The Oriental, or Picea orientalis, is a fantastic and under- utilized evergreen in the landscape. Native to the Caucasus mountains in eastern Europe, it performs quite well in the Eastern United States in USDA Hardiness zones 4-7. Growing in a conical or pyramidal shape up to 125 feet tall in its native habitat, it typically only reaches 60-80’ in the northeast by approximately 20-25’ wide.
The needles are a glossy, shiny dark green, and among the shortest of all spruces at only ¼-1/3 inch in length. The needles are blunt tipped and arranged radially around the branchlet facing towards the tip. The branches themselves have a tendency to have a pendulous, drooping habit.
The bark is a smooth gray with hints of pink when young, becoming slightly platy with age. The male cones are reddish in color with the female cones emerging purple and becoming a dark brown as they mature. The mature cones are smaller than some of our other common spruces at only 2-4” in length.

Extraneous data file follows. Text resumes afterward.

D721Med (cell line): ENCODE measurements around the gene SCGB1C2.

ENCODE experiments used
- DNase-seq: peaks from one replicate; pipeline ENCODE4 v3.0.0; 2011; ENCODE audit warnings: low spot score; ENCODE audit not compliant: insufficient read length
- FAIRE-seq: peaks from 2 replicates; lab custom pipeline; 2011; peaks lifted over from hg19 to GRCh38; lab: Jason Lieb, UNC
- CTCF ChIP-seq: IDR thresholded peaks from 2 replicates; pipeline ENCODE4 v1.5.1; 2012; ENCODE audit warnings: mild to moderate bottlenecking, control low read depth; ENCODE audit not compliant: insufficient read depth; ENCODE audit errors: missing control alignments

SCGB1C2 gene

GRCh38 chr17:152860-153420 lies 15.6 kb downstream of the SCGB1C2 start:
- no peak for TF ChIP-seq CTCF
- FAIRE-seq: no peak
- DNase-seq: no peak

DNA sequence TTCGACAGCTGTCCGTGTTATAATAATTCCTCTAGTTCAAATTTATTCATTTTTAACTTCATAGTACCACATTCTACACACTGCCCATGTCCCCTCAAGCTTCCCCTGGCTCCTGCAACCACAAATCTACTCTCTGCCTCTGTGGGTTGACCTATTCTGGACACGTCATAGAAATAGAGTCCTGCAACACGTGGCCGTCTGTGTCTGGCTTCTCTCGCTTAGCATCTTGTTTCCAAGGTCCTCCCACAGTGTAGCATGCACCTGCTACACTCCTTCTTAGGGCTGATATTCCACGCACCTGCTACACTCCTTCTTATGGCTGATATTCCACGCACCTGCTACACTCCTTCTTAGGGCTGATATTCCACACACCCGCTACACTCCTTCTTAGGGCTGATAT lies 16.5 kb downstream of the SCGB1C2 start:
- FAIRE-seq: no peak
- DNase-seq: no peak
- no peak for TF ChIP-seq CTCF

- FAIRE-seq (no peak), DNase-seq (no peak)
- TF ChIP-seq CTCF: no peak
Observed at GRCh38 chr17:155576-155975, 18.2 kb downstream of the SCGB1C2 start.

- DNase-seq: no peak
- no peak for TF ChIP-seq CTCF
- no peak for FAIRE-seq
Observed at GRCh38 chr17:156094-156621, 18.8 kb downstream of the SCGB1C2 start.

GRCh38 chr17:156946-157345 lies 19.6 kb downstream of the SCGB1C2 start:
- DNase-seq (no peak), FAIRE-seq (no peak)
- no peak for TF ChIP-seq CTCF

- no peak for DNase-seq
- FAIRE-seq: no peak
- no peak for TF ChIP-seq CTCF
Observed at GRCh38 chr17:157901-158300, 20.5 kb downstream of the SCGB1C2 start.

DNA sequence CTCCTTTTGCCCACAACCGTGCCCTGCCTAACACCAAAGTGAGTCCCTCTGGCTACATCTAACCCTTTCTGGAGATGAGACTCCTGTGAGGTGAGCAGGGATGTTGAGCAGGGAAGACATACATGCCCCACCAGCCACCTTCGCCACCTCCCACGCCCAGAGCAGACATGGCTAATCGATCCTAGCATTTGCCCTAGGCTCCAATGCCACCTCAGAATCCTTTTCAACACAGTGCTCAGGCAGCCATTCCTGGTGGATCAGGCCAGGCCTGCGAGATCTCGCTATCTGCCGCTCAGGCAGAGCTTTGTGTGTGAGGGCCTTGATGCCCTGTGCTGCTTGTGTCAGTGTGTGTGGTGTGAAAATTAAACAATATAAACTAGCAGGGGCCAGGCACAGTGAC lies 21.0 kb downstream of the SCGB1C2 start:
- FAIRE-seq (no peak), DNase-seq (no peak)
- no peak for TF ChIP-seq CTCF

This hardy tree resembles a smaller, more compact Norway spruce, which is commonly overused in the landscape. The Oriental spruce requires a bit more water when being established, but once adapted to its location, this medium growing evergreen can provide a nice spice of variety to your evergreen palate.